While the benefits of Route Optimization are important for all types of cargo, it becomes even more critical for pharmaceutical products and nearest pharmacy stores because these are particularly sensitive (and, vulnerable) to elements like temperature, light, humidity, quality of roads (etc.).
Importantly, since pharmaceutical products are life-saving and responsible for maintaining the health of entire populations’ at large, special attention must be paid to factors affecting the efficacy of routes and transport procedures for Pharmacy Stores.
Why is Route Optimization Software important for Pharmacy Stores?
- Product type: The first step for a pharmacy is to understand the type of products that need to be transported. Naturally, not all products can be treated equally since different products need different transportation procedures.
A good benchmark to follow is the Product Stability Data which provides details about the product characteristics. This data is published by the product manufacturer and can be treated as a reliable guideline. Importantly, it outlines the period that the product can stay, or be handled, when not within the prescribed temperature without losing its effectiveness.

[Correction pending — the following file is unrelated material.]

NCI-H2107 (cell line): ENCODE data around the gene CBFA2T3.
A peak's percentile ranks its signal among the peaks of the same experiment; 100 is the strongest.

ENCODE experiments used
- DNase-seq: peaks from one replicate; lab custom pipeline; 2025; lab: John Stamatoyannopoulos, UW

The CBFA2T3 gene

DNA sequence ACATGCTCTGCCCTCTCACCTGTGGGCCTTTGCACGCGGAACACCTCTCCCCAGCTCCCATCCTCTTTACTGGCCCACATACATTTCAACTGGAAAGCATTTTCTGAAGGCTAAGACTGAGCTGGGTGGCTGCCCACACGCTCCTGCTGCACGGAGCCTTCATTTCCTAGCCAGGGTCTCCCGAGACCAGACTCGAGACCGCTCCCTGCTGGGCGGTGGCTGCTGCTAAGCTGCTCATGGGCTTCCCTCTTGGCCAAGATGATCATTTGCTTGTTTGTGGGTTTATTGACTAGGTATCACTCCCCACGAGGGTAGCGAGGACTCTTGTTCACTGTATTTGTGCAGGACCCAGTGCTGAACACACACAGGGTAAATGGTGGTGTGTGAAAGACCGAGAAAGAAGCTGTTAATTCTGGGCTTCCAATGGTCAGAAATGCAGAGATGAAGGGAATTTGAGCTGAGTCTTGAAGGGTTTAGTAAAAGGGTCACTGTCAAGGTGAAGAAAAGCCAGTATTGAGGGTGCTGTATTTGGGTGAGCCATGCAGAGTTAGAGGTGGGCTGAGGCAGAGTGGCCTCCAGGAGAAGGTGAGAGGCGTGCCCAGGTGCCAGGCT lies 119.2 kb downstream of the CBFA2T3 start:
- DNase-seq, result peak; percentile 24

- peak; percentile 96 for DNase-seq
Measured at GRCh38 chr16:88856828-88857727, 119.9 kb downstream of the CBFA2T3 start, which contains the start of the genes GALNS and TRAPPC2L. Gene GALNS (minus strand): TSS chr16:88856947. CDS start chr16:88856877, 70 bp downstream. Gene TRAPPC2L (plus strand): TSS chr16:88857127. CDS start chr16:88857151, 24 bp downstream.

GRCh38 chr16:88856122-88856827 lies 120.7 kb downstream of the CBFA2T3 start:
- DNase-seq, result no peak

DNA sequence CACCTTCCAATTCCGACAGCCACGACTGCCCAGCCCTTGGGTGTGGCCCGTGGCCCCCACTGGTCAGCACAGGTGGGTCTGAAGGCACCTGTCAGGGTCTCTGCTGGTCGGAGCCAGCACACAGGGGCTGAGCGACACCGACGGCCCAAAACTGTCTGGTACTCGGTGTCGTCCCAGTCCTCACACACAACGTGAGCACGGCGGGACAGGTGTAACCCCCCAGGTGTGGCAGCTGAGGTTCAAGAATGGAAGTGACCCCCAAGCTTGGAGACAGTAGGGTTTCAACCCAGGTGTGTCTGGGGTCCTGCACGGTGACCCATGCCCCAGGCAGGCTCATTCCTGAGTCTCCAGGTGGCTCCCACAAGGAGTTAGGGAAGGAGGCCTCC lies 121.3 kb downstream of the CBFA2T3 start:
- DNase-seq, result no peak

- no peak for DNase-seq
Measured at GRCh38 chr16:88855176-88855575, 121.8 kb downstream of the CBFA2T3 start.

For example, some products will be temperature agnostic during transportation while others will need a minutely controlled temperature environment. For such products, the use of various supply chains such as a cold-chain network is a must. A cold-chain network can store and transport products between specified temperatures, typically between 2°C – 8°C (36°F – 46°F).
Another type of cold supply chain is a deep-freeze chain where products stay stable up to 40°C (104°F). This is also used for products that are kept frozen even after delivery, including seafood, produce, and ice-creams.
2. Transport distances: Naturally, the distance over which products are to be transported before reaching their final destination is always an important factor. When transporting temperature-sensitive products, this becomes even more important.